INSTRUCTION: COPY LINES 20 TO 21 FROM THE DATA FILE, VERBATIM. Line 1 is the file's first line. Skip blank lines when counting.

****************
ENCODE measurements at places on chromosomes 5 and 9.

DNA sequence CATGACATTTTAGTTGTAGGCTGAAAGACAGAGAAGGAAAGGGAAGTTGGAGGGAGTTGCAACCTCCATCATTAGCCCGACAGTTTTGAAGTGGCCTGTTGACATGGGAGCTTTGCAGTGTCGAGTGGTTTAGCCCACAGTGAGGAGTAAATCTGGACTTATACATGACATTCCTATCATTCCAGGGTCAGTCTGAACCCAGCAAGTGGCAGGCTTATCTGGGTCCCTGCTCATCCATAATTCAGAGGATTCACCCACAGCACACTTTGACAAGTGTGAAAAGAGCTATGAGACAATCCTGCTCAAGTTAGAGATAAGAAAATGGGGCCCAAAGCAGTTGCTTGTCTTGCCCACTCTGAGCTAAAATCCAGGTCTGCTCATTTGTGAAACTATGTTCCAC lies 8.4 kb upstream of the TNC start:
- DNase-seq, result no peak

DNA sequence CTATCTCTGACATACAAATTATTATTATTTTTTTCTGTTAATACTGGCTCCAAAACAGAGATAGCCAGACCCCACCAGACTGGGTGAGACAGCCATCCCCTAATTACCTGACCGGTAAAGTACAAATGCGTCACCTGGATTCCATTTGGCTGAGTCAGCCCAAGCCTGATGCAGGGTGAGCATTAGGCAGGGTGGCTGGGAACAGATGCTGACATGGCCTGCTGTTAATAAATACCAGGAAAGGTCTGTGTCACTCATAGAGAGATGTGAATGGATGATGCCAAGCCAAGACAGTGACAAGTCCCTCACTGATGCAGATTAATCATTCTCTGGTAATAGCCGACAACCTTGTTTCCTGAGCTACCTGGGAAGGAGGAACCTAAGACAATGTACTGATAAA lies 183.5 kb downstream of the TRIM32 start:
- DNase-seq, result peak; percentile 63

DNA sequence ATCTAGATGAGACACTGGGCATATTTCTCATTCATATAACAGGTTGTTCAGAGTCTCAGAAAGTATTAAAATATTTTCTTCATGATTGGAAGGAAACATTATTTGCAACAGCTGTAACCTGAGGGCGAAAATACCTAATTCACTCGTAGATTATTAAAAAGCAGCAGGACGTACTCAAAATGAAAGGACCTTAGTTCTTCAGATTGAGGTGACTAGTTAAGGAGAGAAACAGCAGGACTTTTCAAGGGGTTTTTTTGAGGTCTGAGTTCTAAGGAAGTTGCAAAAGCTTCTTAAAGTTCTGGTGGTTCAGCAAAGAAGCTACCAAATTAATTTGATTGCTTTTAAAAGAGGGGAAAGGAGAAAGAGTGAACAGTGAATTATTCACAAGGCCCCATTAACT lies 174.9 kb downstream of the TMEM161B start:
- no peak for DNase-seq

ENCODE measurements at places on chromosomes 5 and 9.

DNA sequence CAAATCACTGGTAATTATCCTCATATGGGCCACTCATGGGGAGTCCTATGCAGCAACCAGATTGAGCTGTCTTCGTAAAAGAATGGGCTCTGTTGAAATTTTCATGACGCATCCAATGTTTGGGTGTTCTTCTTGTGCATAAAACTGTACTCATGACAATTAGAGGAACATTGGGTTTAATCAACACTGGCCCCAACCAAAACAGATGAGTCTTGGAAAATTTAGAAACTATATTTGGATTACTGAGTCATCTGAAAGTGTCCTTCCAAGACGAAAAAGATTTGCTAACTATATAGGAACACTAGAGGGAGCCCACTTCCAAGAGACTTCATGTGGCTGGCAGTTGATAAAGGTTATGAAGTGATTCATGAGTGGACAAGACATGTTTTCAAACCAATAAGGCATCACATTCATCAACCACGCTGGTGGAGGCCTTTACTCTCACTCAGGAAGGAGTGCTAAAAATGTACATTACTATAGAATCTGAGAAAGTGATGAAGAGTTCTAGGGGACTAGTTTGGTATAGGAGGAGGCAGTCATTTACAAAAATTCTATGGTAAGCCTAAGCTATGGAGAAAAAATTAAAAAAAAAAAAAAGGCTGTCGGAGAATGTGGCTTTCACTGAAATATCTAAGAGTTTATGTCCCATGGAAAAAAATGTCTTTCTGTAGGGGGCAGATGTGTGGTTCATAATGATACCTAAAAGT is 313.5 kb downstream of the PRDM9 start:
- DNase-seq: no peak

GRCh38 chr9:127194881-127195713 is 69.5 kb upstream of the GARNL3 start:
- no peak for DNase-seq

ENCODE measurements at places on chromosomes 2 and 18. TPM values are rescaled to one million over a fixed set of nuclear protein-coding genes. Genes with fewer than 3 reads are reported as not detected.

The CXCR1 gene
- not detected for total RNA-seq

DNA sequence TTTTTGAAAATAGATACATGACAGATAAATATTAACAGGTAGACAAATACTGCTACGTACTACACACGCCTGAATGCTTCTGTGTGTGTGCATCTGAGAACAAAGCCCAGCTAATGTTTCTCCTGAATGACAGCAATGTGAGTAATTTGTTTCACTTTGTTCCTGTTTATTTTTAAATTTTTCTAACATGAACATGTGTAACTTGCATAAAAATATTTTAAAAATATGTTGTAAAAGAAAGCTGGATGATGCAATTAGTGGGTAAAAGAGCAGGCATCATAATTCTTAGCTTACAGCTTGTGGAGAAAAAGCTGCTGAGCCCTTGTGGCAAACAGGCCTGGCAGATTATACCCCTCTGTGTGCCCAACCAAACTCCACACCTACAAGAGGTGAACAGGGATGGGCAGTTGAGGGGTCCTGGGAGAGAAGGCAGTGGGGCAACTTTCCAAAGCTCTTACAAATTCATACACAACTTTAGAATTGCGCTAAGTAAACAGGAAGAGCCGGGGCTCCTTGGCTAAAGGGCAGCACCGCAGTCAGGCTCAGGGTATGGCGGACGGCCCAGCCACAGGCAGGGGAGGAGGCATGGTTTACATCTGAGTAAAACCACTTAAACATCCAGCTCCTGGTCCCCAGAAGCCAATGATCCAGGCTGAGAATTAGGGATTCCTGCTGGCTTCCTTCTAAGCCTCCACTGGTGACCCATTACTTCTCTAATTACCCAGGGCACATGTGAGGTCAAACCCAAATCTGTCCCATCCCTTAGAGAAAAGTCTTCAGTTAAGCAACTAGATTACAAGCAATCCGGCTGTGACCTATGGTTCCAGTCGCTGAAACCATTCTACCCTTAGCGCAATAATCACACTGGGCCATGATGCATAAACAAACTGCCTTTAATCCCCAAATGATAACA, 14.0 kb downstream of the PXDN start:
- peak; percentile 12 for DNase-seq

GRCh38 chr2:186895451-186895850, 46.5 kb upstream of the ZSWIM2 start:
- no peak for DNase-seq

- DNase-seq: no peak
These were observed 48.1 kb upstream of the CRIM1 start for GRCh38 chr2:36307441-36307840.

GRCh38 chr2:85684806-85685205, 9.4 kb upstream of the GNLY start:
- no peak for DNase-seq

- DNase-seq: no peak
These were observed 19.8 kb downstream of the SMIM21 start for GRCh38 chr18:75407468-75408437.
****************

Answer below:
- DNase-seq: no peak
These were observed 48.1 kb upstream of the CRIM1 start for GRCh38 chr2:36307441-36307840.